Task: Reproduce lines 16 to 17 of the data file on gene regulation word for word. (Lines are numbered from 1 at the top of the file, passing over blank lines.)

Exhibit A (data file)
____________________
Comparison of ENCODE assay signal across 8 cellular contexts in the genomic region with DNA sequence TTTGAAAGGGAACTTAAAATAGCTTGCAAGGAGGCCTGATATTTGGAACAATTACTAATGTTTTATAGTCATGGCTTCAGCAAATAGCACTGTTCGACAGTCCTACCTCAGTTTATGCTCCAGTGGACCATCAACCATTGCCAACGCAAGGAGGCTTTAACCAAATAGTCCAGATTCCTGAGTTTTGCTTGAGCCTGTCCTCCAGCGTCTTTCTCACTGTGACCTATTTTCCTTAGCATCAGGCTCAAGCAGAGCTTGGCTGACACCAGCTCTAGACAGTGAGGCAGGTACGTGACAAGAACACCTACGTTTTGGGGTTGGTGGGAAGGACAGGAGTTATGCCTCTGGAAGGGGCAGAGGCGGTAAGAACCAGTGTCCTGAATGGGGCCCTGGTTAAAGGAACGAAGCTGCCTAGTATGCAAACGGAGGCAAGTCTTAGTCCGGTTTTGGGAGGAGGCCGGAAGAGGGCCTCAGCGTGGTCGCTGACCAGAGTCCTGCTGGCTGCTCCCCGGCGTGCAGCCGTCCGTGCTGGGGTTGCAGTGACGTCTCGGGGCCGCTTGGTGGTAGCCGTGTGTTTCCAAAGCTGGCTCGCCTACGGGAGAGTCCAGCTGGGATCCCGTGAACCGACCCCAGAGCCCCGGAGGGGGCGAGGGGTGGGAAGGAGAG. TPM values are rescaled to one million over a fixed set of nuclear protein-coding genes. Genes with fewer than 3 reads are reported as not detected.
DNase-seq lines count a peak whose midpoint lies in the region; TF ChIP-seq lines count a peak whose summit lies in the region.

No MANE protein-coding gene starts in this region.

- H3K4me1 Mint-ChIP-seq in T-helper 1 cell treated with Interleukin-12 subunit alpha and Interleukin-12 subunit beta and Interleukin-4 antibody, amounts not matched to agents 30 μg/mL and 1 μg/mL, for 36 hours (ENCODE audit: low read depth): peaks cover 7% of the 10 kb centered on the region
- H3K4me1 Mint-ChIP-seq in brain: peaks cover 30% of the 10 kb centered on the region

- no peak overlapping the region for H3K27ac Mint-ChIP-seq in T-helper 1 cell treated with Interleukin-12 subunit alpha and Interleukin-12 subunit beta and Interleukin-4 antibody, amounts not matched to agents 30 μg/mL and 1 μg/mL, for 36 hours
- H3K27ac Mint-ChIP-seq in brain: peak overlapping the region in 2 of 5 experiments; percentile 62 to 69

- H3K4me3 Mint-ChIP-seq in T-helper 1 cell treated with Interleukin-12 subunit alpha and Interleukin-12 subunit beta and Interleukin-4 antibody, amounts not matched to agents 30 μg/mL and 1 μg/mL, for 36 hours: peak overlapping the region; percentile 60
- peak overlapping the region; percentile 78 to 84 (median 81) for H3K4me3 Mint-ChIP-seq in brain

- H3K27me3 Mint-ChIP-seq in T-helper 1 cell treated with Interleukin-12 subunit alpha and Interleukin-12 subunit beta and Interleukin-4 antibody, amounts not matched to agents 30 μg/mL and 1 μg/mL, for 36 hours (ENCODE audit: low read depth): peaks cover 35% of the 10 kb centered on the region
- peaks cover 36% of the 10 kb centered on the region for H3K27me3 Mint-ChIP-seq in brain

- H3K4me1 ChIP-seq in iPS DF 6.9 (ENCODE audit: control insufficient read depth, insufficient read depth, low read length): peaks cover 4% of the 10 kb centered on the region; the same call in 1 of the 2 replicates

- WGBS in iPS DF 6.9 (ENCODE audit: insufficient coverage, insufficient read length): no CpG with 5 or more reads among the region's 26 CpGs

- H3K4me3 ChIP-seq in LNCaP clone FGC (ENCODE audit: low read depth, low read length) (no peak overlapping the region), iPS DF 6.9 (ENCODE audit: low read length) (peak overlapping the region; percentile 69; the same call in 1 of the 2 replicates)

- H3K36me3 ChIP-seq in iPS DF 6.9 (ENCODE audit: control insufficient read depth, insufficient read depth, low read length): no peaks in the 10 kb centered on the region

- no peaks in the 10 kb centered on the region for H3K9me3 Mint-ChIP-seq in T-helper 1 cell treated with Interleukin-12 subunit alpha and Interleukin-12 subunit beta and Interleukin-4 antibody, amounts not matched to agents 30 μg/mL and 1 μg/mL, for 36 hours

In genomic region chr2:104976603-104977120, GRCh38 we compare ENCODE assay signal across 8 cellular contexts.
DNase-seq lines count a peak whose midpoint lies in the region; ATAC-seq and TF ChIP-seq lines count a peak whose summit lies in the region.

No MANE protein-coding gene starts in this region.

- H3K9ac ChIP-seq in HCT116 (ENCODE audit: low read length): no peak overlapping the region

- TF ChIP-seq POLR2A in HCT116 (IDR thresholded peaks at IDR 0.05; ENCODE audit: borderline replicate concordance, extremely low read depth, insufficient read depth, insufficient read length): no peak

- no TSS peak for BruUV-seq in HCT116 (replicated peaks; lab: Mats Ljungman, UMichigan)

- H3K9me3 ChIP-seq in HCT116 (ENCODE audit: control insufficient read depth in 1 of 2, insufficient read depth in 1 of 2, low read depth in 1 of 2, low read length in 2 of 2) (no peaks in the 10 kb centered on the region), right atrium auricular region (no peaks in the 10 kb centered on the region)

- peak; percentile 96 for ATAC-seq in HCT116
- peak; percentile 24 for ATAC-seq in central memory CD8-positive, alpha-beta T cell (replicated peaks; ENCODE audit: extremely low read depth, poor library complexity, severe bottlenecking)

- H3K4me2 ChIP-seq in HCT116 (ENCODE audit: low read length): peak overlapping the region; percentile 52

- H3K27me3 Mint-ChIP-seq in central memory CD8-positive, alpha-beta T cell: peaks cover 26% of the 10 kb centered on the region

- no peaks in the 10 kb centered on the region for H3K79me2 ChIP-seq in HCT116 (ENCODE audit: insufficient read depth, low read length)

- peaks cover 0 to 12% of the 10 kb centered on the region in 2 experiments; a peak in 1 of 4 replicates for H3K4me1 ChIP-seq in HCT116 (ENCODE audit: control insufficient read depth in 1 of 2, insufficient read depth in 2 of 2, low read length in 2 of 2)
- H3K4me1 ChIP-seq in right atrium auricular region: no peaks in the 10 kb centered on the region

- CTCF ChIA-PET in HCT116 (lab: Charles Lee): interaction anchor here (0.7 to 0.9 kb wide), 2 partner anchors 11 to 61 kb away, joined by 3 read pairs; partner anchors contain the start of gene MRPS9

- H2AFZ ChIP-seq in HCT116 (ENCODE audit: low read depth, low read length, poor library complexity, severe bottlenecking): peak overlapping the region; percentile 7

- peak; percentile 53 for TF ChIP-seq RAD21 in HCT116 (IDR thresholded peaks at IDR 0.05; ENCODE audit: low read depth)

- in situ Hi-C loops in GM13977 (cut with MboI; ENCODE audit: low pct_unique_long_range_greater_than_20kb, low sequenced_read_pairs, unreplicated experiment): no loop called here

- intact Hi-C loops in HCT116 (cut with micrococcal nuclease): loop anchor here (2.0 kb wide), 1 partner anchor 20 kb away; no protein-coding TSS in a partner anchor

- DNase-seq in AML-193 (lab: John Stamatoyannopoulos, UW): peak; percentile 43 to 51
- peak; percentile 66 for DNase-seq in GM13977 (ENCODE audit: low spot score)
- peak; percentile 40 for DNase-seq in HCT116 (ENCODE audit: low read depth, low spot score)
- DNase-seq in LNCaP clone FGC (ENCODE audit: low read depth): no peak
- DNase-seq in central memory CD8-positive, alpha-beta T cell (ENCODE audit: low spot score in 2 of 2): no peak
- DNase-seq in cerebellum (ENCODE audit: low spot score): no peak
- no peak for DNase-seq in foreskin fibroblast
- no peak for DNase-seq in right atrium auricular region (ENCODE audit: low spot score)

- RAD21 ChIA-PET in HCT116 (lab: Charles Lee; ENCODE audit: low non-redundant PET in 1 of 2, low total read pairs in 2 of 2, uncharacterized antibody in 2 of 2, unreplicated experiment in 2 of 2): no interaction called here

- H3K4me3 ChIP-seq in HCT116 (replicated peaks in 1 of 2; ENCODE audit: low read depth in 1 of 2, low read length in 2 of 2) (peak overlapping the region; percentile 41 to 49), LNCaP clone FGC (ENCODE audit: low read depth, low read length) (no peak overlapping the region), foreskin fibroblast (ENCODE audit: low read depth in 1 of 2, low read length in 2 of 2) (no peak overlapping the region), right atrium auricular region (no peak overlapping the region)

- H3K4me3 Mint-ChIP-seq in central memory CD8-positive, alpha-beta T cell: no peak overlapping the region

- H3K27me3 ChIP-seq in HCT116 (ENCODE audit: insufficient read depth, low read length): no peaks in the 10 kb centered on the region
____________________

- no peaks in the 10 kb centered on the region for H3K9me3 Mint-ChIP-seq in T-helper 1 cell treated with Interleukin-12 subunit alpha and Interleukin-12 subunit beta and Interleukin-4 antibody, amounts not matched to agents 30 μg/mL and 1 μg/mL, for 36 hours

In genomic region chr2:104976603-104977120, GRCh38 we compare ENCODE assay signal across 8 cellular contexts.